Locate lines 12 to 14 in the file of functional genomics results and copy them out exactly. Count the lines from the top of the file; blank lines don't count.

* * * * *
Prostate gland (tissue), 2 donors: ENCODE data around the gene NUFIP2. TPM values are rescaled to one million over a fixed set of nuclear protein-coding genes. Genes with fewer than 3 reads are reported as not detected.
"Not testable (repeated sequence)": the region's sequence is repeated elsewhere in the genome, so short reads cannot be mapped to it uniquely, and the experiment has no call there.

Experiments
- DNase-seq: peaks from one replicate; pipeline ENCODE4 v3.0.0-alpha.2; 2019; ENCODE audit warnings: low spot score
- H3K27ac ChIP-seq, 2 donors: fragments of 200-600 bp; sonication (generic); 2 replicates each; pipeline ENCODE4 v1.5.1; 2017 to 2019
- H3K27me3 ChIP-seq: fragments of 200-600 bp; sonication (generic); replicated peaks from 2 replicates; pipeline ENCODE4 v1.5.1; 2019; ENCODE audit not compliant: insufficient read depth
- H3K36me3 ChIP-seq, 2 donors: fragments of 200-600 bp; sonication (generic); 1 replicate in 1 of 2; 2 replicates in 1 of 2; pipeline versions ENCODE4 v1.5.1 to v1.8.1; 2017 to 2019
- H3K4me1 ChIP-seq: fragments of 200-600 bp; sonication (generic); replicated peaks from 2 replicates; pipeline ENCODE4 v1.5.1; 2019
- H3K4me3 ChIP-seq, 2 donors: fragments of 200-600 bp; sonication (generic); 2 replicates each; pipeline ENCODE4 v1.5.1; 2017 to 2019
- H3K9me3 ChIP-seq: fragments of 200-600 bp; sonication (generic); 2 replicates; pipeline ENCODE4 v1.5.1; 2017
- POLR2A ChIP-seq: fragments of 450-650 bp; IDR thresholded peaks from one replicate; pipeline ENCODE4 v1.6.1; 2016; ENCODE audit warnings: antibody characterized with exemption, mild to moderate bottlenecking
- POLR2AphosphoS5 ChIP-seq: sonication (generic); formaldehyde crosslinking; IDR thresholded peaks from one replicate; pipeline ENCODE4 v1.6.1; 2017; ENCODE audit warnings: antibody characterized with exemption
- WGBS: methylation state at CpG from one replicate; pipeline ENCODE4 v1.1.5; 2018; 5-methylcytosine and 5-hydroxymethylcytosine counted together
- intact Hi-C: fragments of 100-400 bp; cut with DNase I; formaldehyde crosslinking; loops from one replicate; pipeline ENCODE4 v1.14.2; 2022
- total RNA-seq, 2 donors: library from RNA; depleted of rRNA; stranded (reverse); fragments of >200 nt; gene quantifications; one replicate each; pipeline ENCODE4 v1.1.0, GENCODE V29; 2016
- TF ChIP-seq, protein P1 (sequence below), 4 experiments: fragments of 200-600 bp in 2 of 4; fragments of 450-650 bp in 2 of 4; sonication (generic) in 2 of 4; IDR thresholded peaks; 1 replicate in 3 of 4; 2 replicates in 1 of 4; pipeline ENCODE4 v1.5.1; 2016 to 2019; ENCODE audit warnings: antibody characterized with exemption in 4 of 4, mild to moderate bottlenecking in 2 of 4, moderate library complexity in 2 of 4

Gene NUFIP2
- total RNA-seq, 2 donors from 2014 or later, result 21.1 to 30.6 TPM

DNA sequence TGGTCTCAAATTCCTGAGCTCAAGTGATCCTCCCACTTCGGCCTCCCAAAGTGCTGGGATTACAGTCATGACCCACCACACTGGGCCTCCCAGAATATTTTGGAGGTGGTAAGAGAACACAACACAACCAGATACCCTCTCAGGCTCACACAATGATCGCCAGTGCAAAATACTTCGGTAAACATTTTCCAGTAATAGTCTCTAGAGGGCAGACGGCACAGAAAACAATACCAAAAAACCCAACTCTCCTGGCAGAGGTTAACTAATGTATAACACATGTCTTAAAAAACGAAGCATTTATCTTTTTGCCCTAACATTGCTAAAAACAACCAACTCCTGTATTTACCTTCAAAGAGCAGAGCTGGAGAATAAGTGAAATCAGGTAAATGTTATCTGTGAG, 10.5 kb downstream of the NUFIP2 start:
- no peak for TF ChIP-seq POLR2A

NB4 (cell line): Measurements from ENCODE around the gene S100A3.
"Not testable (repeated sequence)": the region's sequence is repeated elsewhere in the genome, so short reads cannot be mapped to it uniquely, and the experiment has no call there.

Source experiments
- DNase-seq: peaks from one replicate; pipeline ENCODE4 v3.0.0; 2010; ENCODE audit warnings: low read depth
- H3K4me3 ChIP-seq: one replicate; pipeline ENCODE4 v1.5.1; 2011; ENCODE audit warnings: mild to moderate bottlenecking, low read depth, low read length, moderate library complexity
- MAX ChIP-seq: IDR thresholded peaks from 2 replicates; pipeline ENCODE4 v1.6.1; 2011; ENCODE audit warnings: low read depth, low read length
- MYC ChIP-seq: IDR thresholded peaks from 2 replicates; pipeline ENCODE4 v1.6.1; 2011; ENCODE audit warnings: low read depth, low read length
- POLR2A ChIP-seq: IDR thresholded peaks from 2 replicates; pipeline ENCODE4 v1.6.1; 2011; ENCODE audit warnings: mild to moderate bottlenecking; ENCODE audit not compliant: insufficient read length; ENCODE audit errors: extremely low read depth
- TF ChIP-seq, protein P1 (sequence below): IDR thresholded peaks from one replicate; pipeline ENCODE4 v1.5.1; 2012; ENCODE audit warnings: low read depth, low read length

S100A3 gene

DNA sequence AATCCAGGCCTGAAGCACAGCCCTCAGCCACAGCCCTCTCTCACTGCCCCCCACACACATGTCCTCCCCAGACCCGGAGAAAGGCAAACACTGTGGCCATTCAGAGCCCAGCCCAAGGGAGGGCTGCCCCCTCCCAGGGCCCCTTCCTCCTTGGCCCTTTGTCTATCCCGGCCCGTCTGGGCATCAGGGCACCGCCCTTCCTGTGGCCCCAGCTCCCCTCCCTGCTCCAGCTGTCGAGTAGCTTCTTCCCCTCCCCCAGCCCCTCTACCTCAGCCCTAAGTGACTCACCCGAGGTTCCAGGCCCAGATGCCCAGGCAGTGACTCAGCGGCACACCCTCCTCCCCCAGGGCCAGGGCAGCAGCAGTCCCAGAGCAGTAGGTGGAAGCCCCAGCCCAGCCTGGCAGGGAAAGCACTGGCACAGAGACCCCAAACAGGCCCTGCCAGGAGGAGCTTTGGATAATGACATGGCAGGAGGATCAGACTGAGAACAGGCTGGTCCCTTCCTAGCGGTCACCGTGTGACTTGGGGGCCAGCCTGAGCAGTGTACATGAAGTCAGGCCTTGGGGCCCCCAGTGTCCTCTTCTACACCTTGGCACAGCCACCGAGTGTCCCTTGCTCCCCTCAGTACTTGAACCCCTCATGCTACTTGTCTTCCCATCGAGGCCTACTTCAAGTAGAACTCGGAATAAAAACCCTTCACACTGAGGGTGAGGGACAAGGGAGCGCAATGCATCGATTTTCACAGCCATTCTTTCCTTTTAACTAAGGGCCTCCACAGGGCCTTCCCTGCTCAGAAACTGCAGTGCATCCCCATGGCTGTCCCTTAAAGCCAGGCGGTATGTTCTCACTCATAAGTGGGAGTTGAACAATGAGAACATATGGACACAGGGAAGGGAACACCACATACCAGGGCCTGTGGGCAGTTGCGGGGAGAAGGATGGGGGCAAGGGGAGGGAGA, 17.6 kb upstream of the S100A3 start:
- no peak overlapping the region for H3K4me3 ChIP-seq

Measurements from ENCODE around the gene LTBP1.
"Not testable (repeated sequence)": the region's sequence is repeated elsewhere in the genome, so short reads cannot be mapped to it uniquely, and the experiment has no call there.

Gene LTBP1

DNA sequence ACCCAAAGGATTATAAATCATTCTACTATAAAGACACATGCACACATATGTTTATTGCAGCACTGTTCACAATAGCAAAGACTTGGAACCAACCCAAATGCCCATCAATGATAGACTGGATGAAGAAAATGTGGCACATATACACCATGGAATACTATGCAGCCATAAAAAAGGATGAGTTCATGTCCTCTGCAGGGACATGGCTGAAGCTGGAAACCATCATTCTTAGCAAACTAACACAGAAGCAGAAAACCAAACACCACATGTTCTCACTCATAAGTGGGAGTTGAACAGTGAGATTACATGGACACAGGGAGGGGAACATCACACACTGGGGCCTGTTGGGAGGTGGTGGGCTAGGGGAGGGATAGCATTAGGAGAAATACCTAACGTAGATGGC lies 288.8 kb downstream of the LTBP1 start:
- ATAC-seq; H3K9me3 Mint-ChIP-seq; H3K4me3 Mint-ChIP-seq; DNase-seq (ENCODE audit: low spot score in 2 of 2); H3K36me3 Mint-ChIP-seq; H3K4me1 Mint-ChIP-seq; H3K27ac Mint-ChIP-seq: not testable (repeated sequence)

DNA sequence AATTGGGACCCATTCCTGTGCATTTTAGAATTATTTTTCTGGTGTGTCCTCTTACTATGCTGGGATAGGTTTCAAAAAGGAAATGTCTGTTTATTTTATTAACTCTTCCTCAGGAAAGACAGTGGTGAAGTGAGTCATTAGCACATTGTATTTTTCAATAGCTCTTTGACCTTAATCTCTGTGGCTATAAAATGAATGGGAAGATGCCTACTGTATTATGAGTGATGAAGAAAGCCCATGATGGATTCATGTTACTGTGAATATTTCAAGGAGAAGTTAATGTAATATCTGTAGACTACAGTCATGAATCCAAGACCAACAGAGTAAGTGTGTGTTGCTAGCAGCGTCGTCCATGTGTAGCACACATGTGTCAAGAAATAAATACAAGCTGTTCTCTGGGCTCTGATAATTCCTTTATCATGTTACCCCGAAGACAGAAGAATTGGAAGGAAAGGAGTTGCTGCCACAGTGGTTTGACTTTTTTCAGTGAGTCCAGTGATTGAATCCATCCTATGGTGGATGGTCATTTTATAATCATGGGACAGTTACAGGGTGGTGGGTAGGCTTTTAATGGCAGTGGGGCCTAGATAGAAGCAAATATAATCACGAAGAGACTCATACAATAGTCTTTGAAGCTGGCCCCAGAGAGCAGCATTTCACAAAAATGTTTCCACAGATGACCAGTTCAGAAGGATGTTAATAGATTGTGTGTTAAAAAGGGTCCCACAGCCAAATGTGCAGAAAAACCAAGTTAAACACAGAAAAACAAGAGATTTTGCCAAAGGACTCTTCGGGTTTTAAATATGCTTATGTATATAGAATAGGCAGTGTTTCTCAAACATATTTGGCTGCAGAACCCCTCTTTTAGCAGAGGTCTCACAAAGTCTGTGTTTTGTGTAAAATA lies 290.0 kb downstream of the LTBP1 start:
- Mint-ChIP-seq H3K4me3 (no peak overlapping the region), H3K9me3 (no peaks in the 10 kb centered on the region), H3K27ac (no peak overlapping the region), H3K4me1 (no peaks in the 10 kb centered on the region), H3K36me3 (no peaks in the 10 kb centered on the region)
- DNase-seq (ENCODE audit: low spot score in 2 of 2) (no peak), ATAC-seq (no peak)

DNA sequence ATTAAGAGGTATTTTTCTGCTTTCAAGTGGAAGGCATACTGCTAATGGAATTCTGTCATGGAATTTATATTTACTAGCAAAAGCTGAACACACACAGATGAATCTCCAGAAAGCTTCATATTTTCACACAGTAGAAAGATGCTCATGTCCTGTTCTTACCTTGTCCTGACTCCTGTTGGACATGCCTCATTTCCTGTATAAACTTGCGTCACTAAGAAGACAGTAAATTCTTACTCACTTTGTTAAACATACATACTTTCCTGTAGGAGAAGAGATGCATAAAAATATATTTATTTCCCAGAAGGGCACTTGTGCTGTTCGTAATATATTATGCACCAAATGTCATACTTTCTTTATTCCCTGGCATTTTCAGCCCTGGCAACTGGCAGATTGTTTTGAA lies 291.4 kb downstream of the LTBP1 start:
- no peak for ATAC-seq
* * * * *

- POLR2AphosphoS5 ChIP-seq: sonication (generic); formaldehyde crosslinking; IDR thresholded peaks from one replicate; pipeline ENCODE4 v1.6.1; 2017; ENCODE audit warnings: antibody characterized with exemption
- WGBS: methylation state at CpG from one replicate; pipeline ENCODE4 v1.1.5; 2018; 5-methylcytosine and 5-hydroxymethylcytosine counted together
- intact Hi-C: fragments of 100-400 bp; cut with DNase I; formaldehyde crosslinking; loops from one replicate; pipeline ENCODE4 v1.14.2; 2022